“You’ll come back, won’t you?” a girl said.

“You forgot the other part,” a boy said.

“All right, anybody want to strike me dead now, for the evil in my heart?” called Robin in a flip tone, and another boy hooted.

“That’s enough,” said a man on the other side of the circle, across the doused fire. “He’s going to get the old ones home. He might not have much to fear out here, but I’m not sure I’d say the same for some of you.”

There were no hoots, no responses at all. Around the perimeter of the graveyard, the lanterns puffed out, one by one. Andrew imagined a boy going around blowing them out, but he did not see the boy.

He and Vivian pulled the blankets over their heads after a time. In the midst of all these people, he felt they were as private as they’d ever been. “Is it Duck’s turn?” Andrew whispered close to Vivian’s ear. She whispered back, cider on her breath, “No, now we’re going to wait for full dark. The idea is the old folks are so close to the darkness already, they shouldn’t be made to suffer through the whole thing.”

“Maybe we don’t need to stay,” said Andrew. “Surely Grandmother’s satisfied now.”

“No, I want to do this” said Vivian. He struggled to see excitement or resolve on her face, even fear. She revealed nothing.

It seemed the other couples and families were visiting under their blankets, same as them. Andrew heard whisperings. Someone came close and asked if he needed more cider. He did.


Darkness had come and all the whispering had ceased for a while when a girl cleared her throat and screamed, “Spirits in this graveyard and beyond, I want you to hear me.” Her voice vibrated against her the mask at the end. She made a choking sound and then clearly she was crying. “Momma, I want you to hear me. Is there someone out there wants to hurt me? Hurt me now. Do!” She cried for a while and as an afterthought asked about the evil in her heart.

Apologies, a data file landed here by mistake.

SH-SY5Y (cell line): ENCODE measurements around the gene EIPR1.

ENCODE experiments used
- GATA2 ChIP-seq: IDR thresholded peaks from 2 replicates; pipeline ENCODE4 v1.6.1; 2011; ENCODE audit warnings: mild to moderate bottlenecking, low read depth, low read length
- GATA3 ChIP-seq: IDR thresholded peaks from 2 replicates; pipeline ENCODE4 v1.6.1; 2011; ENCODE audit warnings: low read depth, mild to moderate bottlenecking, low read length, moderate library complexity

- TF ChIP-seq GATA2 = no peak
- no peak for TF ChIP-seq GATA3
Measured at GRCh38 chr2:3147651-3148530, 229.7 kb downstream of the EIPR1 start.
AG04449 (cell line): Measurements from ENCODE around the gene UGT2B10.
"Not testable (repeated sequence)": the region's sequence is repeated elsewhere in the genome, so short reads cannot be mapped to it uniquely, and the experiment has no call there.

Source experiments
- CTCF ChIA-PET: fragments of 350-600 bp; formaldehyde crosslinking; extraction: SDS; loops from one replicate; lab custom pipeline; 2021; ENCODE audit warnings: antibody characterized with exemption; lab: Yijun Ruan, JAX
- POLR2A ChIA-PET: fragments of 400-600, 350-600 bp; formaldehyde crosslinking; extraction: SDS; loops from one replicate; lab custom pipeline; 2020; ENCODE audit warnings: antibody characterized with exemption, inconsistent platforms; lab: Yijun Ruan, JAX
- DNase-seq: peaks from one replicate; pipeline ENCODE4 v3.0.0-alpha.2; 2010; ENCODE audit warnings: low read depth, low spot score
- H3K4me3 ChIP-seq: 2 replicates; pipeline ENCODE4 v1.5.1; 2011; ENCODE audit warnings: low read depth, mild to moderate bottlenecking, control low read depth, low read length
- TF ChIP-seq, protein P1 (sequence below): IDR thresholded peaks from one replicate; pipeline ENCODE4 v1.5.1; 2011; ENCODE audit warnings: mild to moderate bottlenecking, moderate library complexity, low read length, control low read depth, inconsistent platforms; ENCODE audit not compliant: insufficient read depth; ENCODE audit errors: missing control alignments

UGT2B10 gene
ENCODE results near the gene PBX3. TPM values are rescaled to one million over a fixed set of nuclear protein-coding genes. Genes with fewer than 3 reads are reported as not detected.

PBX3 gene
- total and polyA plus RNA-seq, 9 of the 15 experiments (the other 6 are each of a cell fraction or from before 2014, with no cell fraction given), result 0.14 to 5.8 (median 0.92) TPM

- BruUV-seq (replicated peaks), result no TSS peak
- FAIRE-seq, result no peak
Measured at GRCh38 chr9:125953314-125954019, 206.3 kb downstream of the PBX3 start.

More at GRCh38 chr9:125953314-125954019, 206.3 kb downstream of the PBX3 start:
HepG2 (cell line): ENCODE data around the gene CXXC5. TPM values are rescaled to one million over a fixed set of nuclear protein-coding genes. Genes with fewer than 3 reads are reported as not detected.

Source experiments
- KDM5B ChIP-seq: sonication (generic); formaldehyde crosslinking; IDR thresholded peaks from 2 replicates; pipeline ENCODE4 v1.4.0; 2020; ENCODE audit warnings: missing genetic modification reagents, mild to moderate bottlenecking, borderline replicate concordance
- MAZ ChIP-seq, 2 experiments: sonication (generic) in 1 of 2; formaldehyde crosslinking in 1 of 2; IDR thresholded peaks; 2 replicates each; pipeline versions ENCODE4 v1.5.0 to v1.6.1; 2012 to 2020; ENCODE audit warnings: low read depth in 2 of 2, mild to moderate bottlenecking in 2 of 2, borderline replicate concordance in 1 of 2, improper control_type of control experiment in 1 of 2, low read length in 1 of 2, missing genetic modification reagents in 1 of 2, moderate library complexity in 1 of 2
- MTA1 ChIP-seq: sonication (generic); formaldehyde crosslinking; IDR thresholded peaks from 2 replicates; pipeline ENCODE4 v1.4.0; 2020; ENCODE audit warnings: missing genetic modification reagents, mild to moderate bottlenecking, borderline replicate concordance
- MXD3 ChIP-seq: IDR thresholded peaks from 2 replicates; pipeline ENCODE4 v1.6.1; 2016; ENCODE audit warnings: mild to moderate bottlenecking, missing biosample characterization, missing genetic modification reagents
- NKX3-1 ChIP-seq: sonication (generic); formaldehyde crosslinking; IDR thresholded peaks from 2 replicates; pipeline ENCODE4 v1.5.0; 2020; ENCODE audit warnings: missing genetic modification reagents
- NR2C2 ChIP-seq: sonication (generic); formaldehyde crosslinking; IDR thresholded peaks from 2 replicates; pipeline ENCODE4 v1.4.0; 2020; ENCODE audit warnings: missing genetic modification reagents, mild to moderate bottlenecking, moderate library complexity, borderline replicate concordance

A boy went next, another boy, Duck, another girl, a young woman. There was often a long pause between people, as though they were getting up the nerve, and some of them went on piteously about the specific people they were calling. Some of them cried. The pauses between grew longer.

More adults began to speak. Were these more fearful? They sounded so.

Vivian whispered in his ear, “The children wear masks because that makes it harder for the spirits to identify them. The children get to cheat, in a way.” The children get to cheat. The old ones get to cheat. Robin, too, because he needed to leave early with the old ones, had gotten to cheat. The people speaking now were not cheating. There was terror in some of the voices and gulping as people belted down their cooling cider.

Andrew drank his cider, imagining the faces of people who spoke. It sometimes seemed that he could see the faces. In the dark, under the blanket, he imagined Duck’s rugged face while that man spoke, and when the voice was feminine, he saw the faces of one or another of the stunning girls with their clear warm skin, their eyes wide open and starry.

Andrew began to feel too warm, and Vivian rearranged blankets so that their faces were exposed to the cold country air. He thought that two or three mothers with infants had not come to the graveyard, but Andrew thought that left thirty-five or forty people in total, which meant that the proceedings should take . . . oh, but thinking about it hurt his head. Hours, anyway. Hours and hours.

Someone came to take his empty jar and to press, this time, a cooler jar into his hand. It smelled almost of solvent, and it burned going down.

Hours and hours it went on. He wondered if he might fall asleep out here and perhaps be abandoned and die. It did not sound like such a terrible thing. He felt at the edge of such a communal warmth here. He might enter into the center, or he might freeze away at the outer edge, and it would not matter. These people would go on.

The silence had held now for ten minutes or longer. “Should I go now?” he whispered to Vivian. She clamped a hand over his mouth, eased it away, kissed him, and then she said, with as much passion as anyone, “Are there spirits here who’d like to harm me?”

Andrew felt the heightened attention of all those others around them. “Is that Vivian?” someone whispered.

She kept going, “Spirits in this graveyard and beyond, all those spirits beyond. I call on all the spirits beyond.”